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How to Set Up Your HR Team for Success

Some of you might still think of HR as the Principal’s office; somewhere you go if you’re in trouble or have a question on benefits. However, today’s top HR leaders are bringing a lot more to the table.

 

Today and throughout Covid, you’re likely leaning heavily on your HR team to determine best practices for Covid cases, being successful while remote, protocols while in the office, and keeping your team engaged through a 2-year pandemic. Throw in trends like the Great Resignation, and the role of HR teams becomes even more critical.

 

If an HR leader reports to you, we challenge you to ask them, “what are the best ideas you have that you don’t think I’ll go for?” Chances are, there are amazing ideas that aren’t being voiced and you have the opportunity to flex outside of your comfort zone to do something innovative in a challenging time.

 

HR to Boost Retention

When I speak with HR leaders who are considering new roles, it’s often because leadership isn’t hearing them, isn’t valuing employees the same way, or being open to change. One of the worst things you can do to an HR leader is to show them how they can positively impact employees, and then don’t let them do it. For example, if you’re experiencing turnover and your HR person is handling the exit interviews, then listen to what they’re noting for trends and solutions. If everyone from your manufacturing floor is going down the road for $1 more per hour, then maybe their suggestion of re-evaluating compensation and total rewards is well-warranted. What you could save in turnover, reduced output, and hiring costs might equal out or potentially even outweigh the cost of a pay increase for those employees. I know you always paid X before, but 2021 changed all that. Personally, we’re having a hard time finding a company or industry not impacted by the Great Resignation so be sure you’re adapting your people strategy to the market just like you would adapt your business or sales strategy. Great HR leaders also have an amazing business sense, so let them show you an employee-focused model that benefits the businesses’ goals.

 

 Trust Your Staff to Make the Right Call

Recruiting is difficult right now. Every recruiter I talk to is swamped and stressed. It’s hard to find great talent, engage them through a process and ensure they accept the offer, start, and stay. Hiring managers must give your HR and Recruiting teams some understanding and flexibility. If you can hire someone a little left of center for what you wanted, that might get you a quicker placement. Or, if there’s a candidate you really like, then move quickly to offer and don’t wait to see 3 comparison candidates, “just because.” Your recruiter wants you to have a successful hire that lasts and now more than ever is the time to get creative and flexible so you can continue the growth of your company.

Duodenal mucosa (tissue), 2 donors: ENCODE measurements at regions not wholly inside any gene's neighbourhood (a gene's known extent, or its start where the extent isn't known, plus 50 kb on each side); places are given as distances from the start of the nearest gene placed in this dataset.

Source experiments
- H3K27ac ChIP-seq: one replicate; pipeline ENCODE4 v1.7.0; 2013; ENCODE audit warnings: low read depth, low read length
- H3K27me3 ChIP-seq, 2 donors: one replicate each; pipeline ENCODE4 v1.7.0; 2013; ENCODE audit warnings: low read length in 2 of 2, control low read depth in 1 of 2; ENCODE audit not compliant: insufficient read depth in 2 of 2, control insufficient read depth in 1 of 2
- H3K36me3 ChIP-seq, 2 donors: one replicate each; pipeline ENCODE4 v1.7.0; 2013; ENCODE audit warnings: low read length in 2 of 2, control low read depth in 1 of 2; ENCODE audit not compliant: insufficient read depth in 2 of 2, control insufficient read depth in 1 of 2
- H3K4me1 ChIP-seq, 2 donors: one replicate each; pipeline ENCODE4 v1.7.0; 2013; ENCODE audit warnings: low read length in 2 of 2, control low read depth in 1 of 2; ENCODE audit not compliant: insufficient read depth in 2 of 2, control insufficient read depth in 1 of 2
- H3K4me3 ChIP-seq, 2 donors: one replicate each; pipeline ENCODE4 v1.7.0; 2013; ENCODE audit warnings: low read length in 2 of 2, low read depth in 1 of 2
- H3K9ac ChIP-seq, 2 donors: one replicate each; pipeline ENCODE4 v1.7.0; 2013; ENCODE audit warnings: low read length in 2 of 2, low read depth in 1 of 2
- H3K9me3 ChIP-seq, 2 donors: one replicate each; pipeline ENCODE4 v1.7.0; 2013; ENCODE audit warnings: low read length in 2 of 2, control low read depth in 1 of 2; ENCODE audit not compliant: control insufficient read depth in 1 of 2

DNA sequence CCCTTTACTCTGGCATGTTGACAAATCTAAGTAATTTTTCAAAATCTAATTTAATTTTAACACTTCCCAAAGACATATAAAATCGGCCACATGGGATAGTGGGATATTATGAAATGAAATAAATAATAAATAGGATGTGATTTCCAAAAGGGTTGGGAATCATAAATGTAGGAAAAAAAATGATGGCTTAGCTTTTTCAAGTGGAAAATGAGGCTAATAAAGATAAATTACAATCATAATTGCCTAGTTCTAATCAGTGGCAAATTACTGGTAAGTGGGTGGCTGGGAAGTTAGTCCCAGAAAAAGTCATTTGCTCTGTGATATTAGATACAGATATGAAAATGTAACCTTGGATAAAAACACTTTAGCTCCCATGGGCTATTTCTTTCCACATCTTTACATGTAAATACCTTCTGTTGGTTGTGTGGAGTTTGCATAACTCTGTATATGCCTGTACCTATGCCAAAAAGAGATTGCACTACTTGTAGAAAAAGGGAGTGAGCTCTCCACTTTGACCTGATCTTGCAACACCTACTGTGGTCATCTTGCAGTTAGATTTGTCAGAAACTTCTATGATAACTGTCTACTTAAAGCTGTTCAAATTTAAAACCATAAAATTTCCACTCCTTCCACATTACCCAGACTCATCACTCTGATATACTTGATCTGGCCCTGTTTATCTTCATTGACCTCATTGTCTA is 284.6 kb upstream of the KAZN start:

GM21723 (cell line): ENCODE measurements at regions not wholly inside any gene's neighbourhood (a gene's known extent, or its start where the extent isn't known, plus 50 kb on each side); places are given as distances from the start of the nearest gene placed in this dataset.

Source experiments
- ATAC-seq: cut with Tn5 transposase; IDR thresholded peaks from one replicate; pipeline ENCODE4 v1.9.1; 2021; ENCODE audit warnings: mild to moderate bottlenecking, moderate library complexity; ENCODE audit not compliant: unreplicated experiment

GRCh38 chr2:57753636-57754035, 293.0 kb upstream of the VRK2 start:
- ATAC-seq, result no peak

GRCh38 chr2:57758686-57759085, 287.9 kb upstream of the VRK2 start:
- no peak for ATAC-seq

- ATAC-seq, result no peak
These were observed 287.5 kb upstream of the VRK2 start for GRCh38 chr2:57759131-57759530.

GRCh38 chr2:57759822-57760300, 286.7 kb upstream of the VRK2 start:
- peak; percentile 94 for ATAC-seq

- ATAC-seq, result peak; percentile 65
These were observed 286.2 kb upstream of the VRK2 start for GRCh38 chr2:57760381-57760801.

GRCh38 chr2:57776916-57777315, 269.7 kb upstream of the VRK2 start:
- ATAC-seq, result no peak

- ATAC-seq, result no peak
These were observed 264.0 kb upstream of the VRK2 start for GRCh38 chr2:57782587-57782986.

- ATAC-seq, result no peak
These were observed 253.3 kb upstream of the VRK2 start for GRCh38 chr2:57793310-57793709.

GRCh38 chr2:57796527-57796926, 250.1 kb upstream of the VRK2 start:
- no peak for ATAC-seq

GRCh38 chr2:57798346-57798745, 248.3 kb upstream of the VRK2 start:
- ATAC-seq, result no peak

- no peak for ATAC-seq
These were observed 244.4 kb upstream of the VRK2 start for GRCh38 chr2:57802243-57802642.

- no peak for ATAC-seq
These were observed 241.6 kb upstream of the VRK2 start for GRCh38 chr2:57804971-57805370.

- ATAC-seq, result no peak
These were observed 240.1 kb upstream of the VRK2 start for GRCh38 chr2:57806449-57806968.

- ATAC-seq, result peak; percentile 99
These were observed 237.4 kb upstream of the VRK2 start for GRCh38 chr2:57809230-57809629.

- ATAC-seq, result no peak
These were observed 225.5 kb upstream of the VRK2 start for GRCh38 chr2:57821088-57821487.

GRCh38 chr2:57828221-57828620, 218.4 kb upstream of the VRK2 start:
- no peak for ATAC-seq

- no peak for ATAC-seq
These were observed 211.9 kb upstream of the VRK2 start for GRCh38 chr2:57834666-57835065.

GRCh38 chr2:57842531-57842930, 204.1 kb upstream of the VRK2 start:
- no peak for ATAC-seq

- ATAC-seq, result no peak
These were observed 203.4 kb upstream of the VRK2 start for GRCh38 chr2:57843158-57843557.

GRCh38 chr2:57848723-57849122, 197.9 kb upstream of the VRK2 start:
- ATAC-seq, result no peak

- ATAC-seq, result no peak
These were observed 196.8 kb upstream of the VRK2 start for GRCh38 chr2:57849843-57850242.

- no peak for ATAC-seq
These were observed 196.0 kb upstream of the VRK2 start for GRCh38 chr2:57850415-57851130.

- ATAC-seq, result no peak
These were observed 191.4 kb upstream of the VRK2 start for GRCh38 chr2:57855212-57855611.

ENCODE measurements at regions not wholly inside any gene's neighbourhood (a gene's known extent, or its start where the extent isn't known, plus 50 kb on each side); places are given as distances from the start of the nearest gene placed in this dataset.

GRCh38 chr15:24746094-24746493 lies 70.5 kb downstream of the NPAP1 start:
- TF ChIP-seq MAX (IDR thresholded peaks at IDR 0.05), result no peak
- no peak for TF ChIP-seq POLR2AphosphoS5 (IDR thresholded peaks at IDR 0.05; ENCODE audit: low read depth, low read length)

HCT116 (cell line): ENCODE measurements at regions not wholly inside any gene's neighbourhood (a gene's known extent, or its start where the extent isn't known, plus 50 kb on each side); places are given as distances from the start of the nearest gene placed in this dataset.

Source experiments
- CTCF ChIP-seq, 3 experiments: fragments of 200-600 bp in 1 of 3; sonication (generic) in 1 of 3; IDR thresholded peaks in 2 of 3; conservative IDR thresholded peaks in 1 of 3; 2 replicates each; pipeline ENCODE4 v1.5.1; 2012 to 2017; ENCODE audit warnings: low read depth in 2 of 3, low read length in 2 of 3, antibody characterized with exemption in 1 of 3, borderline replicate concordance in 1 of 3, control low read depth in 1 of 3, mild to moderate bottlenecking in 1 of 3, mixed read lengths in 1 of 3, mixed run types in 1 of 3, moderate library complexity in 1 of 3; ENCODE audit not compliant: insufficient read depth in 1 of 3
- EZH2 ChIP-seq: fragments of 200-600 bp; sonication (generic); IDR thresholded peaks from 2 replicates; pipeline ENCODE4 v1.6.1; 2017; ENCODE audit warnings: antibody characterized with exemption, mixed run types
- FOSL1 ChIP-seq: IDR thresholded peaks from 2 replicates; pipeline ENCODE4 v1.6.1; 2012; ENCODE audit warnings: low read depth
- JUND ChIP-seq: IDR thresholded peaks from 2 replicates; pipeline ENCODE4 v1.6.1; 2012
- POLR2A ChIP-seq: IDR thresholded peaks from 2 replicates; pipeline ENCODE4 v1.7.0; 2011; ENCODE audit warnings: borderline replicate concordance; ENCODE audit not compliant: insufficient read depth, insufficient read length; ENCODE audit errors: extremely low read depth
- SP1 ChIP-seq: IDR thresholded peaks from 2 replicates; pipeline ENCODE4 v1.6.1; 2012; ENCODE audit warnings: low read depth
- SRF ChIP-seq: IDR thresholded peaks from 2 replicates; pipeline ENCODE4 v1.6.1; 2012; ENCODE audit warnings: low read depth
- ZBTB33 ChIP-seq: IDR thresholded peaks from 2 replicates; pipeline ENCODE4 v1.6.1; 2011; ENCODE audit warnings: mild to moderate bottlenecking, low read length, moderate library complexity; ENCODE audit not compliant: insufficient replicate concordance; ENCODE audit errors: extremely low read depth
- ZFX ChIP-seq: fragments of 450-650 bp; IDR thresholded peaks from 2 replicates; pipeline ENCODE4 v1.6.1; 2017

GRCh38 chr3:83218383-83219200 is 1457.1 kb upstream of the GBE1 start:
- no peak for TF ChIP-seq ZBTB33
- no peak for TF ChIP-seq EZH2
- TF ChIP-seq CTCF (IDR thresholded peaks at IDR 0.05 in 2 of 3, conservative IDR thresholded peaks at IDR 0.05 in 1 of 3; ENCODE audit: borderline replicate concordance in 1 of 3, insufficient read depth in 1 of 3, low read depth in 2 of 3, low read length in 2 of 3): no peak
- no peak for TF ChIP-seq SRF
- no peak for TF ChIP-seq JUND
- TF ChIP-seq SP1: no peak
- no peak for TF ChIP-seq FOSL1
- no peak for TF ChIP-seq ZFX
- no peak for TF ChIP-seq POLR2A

Expand Your Department

If your HR person is so swamped with day-to-day items of benefits administration, recruiting, general employee relations, and system work that they don’t have time to be strategic – consider hiring some additional resources, whether temporary or permanent. When you give HR leaders time to be strategic, they can get ahead of problems versus always being reactive. This means ideas like employer branding, finding better benefits options, talent development, and overall improving your company culture. And from a business standpoint this can reduce turnover and hiring costs, and increase staff productivity. All of this will make you more attractive to clients, too. We’ve all seen the difference when you interact with someone who doesn’t like their current company versus an employee who is genuinely happy and wants to do their best. Clients can feel that, too, and they want to work with great companies who have happy employees.

Taking Time Off

Last but not least, tell your HR person to book time off. We know, we just spent this whole blog saying how critical your HR person is. Well, they are. But they’re going to break if you don’t give them a break. HR people want to help, but it’s hard for them to be effective if they don’t have an adequate work life balance. So be sure your HR person has time to rest, refresh, and be the role model of balance, energy, and engagement that you want for your staff.

 

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